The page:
Tree of Life – Level 1, Lesson 7: Confucianism

Tree of Life – Level 1, Lesson 7: Confucianism

tree of life spiritual teachings

More than a millennium before Christ a people known as the Shang or Yin lived along the Yellow River in China. We know very little about these people. But what we do know tells us they were developed in writing, technical skills and that their civilization was very old.

About 1100 B.C., they were conquered by a neighboring people known as the Chou. The Chou Dynasty became the longest dynasty in the history of China. The fame of this dynasty rests on the fact that they developed an extensive written literature and new insights into philosophy.

In the sixth century B.C., a burst of intellectual energy gave the Chinese people matter for their thought for over two- and-one-half millenniums. This began with Confucius, 551 – 479.

Confucius came after five centuries of Chou kings who started strong but deteriorated in character and ability as they became more prosperous.

The fierce conflicts and war between the many feudal states in China led to the establishment of the first absolute monarch, the Emperor of China. Many of those who had had favored positions in the old feudal system were jobless and discontented; Confucius was one of these.

Before we can study Confucius and his teachings, we must look at the period which preceded him. Our knowledge of this period comes from the Book of Odes. These are poems. Some are from the Shang period; some are love poems and poems of feeling; and others comment on the Chou government, both complimenting and criticizing it. Confucius is said to have edited the Book of Odes. It is certain he learned much from it.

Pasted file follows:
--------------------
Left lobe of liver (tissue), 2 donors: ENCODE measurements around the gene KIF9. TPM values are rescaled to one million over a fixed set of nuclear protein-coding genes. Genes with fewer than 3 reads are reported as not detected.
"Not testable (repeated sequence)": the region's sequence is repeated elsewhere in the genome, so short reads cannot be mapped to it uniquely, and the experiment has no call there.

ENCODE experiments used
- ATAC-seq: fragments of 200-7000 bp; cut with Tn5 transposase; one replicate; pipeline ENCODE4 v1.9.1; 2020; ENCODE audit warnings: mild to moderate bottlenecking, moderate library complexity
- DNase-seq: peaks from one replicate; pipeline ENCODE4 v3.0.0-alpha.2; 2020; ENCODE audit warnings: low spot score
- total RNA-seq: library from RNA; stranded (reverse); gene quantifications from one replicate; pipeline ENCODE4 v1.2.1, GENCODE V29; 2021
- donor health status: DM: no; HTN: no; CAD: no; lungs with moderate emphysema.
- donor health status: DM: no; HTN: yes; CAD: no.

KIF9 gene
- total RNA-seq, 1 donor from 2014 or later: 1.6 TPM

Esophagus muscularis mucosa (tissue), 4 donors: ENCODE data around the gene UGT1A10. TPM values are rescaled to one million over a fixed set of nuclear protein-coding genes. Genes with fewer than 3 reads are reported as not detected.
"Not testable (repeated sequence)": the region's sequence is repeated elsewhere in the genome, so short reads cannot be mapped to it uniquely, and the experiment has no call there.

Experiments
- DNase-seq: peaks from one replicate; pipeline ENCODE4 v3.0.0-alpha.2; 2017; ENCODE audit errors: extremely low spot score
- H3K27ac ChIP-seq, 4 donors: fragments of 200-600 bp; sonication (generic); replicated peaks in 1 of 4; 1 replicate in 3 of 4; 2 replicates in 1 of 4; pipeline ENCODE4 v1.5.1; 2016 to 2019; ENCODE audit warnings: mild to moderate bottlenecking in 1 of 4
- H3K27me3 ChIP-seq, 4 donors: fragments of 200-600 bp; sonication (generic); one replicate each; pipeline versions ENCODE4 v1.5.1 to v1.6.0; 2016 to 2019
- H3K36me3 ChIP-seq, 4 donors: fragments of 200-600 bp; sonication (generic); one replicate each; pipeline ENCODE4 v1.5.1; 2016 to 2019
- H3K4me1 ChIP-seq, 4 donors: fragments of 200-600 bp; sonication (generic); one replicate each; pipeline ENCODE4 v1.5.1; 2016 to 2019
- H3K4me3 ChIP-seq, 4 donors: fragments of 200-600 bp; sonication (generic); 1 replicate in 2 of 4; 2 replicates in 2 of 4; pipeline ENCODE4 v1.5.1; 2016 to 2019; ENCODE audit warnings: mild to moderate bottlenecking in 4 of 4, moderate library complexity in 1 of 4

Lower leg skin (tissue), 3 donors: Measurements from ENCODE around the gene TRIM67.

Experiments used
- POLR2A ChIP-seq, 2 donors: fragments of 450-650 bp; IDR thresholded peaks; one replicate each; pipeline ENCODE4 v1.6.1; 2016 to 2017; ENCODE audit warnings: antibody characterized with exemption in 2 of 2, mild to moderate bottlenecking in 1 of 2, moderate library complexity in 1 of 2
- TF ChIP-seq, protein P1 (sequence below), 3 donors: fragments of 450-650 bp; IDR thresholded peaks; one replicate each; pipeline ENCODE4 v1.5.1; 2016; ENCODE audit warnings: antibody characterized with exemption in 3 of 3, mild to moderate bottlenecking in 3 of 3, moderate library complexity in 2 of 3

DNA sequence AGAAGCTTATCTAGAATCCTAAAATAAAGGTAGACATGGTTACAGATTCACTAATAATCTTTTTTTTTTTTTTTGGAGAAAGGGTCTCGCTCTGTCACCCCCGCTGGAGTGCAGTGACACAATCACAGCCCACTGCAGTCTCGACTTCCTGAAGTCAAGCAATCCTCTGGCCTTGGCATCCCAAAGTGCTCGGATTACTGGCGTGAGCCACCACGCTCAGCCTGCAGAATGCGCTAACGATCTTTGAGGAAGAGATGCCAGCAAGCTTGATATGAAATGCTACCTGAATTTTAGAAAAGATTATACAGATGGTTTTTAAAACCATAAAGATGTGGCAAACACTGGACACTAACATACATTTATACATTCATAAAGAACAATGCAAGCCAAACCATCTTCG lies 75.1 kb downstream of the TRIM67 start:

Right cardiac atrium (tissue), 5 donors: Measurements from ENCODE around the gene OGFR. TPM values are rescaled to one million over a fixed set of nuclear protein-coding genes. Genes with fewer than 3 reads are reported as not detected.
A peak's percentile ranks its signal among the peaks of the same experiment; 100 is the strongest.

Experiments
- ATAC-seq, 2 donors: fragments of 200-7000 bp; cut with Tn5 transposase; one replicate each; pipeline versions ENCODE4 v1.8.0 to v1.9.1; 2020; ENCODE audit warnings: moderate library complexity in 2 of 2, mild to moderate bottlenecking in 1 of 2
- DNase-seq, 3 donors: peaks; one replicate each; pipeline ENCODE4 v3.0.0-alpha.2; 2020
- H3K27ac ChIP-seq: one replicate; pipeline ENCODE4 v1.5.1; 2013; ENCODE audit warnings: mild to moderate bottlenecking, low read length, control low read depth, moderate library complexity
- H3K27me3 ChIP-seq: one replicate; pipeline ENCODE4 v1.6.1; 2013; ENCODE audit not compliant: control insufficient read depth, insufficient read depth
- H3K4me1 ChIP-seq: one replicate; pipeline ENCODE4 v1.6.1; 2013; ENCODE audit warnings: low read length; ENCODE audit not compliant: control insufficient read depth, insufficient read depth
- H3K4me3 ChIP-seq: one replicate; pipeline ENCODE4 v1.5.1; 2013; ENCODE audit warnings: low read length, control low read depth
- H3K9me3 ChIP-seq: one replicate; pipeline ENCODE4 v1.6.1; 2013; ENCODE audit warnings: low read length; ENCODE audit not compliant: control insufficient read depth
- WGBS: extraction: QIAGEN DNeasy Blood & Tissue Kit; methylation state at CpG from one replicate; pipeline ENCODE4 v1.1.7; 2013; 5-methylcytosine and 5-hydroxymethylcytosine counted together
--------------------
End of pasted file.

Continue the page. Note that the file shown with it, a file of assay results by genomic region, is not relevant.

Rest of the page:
The Book of Odes came from an oral tradition. By the time it was written, it left no emotion untouched. Confucius quoted from the Odes often. He once quoted to his students:

My little ones, why don’t you study the Odes? Poetry will exalt you, make you observant, enable you to mix with others, provide an outlet for your vexations; you learn from it immediately to serve your parents and ultimately to serve your prince. It also provides wide acquaintance with the names of birds, beasts, and plants.

The Odes follow the deterioration of the kings. There were too many political jobs, tyranny developed and disorder became common. To add to this, natural calamities came to the people.

Before the Shang Dynasty, the gods were animistic and known from myth. The spirits were divided between the good (shen) and bad (kwei) spirits. Animism led to a concern with the dead.

Veneration of one’s ancestors became of prime importance in the lives of the people and took on a religious significance that is still followed to this day.